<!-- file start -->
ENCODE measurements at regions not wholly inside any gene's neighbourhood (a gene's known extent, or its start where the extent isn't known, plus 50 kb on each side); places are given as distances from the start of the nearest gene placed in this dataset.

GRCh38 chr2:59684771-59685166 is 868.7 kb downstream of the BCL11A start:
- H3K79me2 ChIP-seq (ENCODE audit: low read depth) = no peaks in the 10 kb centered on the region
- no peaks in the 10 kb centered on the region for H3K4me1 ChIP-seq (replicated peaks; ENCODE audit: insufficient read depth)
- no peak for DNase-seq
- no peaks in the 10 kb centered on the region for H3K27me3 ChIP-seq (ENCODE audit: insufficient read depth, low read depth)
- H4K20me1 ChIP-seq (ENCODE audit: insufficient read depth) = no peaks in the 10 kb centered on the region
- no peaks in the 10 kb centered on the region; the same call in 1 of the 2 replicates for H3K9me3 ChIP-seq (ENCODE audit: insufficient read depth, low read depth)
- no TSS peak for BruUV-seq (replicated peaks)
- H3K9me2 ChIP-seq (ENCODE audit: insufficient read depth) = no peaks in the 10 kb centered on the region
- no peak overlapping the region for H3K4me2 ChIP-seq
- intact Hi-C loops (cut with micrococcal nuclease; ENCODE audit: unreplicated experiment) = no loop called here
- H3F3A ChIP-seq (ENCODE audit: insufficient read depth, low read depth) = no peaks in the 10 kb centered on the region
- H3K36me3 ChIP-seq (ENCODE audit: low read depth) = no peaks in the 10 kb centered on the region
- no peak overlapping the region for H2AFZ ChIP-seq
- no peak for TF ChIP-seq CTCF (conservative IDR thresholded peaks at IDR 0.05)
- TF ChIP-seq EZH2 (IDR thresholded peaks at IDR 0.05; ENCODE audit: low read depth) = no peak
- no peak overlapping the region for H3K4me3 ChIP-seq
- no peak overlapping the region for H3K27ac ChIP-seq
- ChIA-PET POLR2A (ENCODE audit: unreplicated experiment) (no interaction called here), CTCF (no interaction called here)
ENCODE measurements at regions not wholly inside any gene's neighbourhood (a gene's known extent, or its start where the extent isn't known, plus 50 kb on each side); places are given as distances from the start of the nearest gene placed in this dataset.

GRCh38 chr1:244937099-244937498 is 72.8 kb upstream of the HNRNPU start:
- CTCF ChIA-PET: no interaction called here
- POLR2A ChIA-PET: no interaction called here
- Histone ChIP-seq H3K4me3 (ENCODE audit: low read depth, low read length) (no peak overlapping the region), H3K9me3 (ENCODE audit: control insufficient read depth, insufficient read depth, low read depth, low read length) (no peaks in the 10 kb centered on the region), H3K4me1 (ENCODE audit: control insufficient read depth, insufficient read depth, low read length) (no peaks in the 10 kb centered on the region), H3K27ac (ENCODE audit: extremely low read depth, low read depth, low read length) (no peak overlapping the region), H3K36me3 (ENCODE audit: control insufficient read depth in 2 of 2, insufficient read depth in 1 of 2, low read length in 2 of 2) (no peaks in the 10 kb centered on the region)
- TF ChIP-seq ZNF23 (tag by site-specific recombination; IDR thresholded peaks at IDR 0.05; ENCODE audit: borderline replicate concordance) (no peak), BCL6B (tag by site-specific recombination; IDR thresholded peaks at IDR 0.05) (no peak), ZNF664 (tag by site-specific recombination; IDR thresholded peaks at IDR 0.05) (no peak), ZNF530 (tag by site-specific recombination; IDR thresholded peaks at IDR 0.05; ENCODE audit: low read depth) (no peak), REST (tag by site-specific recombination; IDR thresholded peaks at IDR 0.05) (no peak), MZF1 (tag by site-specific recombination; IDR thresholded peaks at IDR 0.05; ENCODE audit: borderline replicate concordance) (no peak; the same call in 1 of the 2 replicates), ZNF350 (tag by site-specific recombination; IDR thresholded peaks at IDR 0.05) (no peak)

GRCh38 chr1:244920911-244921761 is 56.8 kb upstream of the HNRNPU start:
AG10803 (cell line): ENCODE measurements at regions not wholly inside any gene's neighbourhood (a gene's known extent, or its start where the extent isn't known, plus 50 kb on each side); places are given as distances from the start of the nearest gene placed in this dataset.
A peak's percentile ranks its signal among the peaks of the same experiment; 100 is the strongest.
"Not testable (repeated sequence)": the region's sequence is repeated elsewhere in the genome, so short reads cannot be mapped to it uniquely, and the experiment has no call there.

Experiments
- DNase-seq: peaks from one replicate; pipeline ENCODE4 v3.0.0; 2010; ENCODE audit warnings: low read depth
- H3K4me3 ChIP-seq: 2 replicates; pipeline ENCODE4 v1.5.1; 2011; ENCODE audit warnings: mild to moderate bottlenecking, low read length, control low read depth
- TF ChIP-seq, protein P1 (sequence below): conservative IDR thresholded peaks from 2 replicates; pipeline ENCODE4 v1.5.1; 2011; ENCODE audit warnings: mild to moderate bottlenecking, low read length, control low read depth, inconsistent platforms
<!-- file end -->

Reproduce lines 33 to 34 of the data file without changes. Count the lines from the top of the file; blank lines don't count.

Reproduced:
- H3K4me3 ChIP-seq: 2 replicates; pipeline ENCODE4 v1.5.1; 2011; ENCODE audit warnings: mild to moderate bottlenecking, low read length, control low read depth
- TF ChIP-seq, protein P1 (sequence below): conservative IDR thresholded peaks from 2 replicates; pipeline ENCODE4 v1.5.1; 2011; ENCODE audit warnings: mild to moderate bottlenecking, low read length, control low read depth, inconsistent platforms